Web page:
Law 944 - How Should We Fix the U.S. Health Care System?

Lynn McClelland

Lynn McClelland

Reference Librarian
B.S. Shenandoah University, 1998
M.P.H. UCLA School of Public Health, 2007
J.D. UCLA School of Law, 2007
M.L.I.S. San José State University, 2011
Course Description:

The U.S. health care system is the most expensive system (per capita) on earth, often not particularly effective at improving health, and terribly controversial.  The members of this course will produce a white paper explaining how it should be fixed.  Over J-term we will discuss the major problems confronted by every national health care system:  access, cost, and quality.  We will examine and assess how the U.S. currently addresses those problems.  Then student groups will work together to propose a plan to solve existing problems.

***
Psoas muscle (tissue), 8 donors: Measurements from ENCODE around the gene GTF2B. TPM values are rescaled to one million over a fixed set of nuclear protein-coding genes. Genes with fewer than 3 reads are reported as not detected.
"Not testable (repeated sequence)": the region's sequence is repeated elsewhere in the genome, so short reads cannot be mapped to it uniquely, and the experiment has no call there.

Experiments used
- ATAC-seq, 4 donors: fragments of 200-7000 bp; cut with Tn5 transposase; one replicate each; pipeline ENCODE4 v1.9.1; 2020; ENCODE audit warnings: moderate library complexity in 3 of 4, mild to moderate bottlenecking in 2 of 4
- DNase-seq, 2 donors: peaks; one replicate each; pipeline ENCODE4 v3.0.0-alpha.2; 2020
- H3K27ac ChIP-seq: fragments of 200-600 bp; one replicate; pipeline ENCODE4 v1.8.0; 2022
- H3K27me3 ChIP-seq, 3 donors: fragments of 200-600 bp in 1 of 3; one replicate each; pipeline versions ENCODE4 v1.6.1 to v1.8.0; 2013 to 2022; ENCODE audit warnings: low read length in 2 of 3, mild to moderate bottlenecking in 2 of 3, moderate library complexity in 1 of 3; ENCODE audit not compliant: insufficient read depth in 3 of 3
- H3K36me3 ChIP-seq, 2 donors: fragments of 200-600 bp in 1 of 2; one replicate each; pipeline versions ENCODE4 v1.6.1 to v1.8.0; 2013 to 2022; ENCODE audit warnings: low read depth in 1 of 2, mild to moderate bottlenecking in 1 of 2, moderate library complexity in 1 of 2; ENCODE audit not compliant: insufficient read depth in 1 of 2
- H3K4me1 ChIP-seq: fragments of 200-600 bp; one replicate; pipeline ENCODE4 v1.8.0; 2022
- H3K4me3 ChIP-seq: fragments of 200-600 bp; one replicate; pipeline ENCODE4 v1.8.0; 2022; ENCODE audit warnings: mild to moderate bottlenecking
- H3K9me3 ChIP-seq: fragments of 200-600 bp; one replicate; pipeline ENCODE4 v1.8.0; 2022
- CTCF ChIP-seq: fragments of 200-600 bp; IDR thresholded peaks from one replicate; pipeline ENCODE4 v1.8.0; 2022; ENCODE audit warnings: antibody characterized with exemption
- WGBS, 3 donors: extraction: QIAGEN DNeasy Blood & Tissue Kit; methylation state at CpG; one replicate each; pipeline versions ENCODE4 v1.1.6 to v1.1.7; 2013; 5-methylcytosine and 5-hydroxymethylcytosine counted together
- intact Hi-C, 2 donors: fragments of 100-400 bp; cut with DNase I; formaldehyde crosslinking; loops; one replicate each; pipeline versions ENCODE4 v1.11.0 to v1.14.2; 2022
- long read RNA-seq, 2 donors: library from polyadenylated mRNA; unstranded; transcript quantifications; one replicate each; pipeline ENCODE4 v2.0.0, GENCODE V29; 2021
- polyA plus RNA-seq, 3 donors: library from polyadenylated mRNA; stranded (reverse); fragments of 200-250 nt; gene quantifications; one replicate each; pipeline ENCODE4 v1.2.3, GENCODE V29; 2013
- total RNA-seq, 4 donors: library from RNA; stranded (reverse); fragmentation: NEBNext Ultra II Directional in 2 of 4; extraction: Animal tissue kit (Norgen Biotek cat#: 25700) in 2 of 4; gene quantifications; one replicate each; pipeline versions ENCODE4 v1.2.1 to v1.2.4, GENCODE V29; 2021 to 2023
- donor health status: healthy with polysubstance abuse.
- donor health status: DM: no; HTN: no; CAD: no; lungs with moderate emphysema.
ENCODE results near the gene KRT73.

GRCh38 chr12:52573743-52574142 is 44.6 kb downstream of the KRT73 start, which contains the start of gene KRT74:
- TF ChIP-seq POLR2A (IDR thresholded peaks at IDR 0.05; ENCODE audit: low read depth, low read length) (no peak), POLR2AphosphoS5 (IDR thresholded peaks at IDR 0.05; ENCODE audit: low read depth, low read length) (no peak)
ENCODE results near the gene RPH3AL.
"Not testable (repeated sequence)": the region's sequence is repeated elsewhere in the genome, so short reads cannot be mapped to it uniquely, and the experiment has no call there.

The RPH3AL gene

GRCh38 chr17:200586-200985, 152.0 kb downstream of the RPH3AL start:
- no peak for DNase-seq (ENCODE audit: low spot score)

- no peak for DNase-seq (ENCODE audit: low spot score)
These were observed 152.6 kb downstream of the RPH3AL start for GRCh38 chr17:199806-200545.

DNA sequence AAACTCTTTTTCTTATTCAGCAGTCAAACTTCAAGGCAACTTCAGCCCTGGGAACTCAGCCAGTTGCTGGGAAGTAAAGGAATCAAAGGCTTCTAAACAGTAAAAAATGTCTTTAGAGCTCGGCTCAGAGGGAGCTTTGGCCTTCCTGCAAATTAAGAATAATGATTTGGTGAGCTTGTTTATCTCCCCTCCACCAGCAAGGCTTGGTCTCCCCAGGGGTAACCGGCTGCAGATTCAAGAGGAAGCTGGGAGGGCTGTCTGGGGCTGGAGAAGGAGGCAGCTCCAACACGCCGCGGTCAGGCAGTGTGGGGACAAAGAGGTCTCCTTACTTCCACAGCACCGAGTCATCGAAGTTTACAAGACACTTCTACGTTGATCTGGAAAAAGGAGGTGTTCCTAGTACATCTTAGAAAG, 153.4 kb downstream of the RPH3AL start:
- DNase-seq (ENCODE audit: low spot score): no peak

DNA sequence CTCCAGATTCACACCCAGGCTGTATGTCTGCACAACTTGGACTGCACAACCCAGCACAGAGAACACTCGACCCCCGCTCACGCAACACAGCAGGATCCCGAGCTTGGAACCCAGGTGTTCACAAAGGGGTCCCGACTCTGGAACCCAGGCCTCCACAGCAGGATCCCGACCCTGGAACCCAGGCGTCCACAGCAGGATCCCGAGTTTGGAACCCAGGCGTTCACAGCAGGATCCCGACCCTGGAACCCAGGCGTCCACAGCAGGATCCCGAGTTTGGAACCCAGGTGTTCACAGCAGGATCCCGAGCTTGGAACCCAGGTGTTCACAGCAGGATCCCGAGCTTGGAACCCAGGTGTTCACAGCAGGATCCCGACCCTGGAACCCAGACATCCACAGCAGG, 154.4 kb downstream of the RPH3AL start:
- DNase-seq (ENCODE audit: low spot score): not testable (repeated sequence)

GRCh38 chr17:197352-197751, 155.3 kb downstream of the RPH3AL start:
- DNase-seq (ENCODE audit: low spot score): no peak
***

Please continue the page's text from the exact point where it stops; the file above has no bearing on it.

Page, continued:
The first part of the course will include an introduction to the U.S. system and instruction in researching health law and policy.  There will be some guest speakers.  The second half of the course will include evaluation of reform proposals and group work to develop new proposals. Final grades will be based on class participation, presentations, completion of self-directed research modules, and both the group and individual work that goes into the final proposals.  

Health Law; Mini-Courses;